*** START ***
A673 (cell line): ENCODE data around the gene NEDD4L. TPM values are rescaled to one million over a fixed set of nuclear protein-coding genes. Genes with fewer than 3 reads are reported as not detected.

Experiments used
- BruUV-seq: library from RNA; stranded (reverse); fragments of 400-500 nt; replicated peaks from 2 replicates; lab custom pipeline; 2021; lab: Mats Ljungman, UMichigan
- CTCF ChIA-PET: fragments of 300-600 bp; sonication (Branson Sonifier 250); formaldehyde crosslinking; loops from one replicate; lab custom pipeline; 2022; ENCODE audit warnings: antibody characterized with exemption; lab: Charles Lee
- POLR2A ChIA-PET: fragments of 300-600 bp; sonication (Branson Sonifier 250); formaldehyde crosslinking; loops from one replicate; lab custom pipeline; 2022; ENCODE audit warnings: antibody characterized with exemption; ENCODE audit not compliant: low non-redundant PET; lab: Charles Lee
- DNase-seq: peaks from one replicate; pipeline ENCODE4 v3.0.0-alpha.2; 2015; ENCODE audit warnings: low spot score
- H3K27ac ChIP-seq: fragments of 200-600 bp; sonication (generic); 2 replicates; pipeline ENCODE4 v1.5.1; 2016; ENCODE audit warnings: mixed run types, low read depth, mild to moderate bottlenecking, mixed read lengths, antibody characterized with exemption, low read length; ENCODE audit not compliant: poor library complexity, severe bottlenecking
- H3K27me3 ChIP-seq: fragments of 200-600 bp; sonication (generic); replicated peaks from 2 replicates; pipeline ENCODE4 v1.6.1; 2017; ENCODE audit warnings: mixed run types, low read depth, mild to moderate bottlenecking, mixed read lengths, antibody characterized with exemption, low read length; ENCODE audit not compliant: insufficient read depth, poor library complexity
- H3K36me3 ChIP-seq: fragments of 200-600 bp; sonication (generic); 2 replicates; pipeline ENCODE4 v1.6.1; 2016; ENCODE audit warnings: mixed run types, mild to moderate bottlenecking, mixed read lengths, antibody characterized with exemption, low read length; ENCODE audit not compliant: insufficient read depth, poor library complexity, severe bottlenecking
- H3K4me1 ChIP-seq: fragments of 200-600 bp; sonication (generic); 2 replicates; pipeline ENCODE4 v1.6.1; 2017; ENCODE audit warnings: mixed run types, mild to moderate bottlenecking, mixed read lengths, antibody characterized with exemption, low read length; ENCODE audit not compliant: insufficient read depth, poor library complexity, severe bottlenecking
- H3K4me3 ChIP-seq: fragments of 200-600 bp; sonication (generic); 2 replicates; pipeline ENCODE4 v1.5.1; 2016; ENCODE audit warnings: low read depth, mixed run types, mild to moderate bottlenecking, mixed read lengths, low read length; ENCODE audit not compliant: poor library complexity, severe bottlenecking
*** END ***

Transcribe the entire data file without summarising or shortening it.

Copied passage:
A673 (cell line): ENCODE data around the gene NEDD4L. TPM values are rescaled to one million over a fixed set of nuclear protein-coding genes. Genes with fewer than 3 reads are reported as not detected.

Experiments used
- BruUV-seq: library from RNA; stranded (reverse); fragments of 400-500 nt; replicated peaks from 2 replicates; lab custom pipeline; 2021; lab: Mats Ljungman, UMichigan
- CTCF ChIA-PET: fragments of 300-600 bp; sonication (Branson Sonifier 250); formaldehyde crosslinking; loops from one replicate; lab custom pipeline; 2022; ENCODE audit warnings: antibody characterized with exemption; lab: Charles Lee
- POLR2A ChIA-PET: fragments of 300-600 bp; sonication (Branson Sonifier 250); formaldehyde crosslinking; loops from one replicate; lab custom pipeline; 2022; ENCODE audit warnings: antibody characterized with exemption; ENCODE audit not compliant: low non-redundant PET; lab: Charles Lee
- DNase-seq: peaks from one replicate; pipeline ENCODE4 v3.0.0-alpha.2; 2015; ENCODE audit warnings: low spot score
- H3K27ac ChIP-seq: fragments of 200-600 bp; sonication (generic); 2 replicates; pipeline ENCODE4 v1.5.1; 2016; ENCODE audit warnings: mixed run types, low read depth, mild to moderate bottlenecking, mixed read lengths, antibody characterized with exemption, low read length; ENCODE audit not compliant: poor library complexity, severe bottlenecking
- H3K27me3 ChIP-seq: fragments of 200-600 bp; sonication (generic); replicated peaks from 2 replicates; pipeline ENCODE4 v1.6.1; 2017; ENCODE audit warnings: mixed run types, low read depth, mild to moderate bottlenecking, mixed read lengths, antibody characterized with exemption, low read length; ENCODE audit not compliant: insufficient read depth, poor library complexity
- H3K36me3 ChIP-seq: fragments of 200-600 bp; sonication (generic); 2 replicates; pipeline ENCODE4 v1.6.1; 2016; ENCODE audit warnings: mixed run types, mild to moderate bottlenecking, mixed read lengths, antibody characterized with exemption, low read length; ENCODE audit not compliant: insufficient read depth, poor library complexity, severe bottlenecking
- H3K4me1 ChIP-seq: fragments of 200-600 bp; sonication (generic); 2 replicates; pipeline ENCODE4 v1.6.1; 2017; ENCODE audit warnings: mixed run types, mild to moderate bottlenecking, mixed read lengths, antibody characterized with exemption, low read length; ENCODE audit not compliant: insufficient read depth, poor library complexity, severe bottlenecking
- H3K4me3 ChIP-seq: fragments of 200-600 bp; sonication (generic); 2 replicates; pipeline ENCODE4 v1.5.1; 2016; ENCODE audit warnings: low read depth, mixed run types, mild to moderate bottlenecking, mixed read lengths, low read length; ENCODE audit not compliant: poor library complexity, severe bottlenecking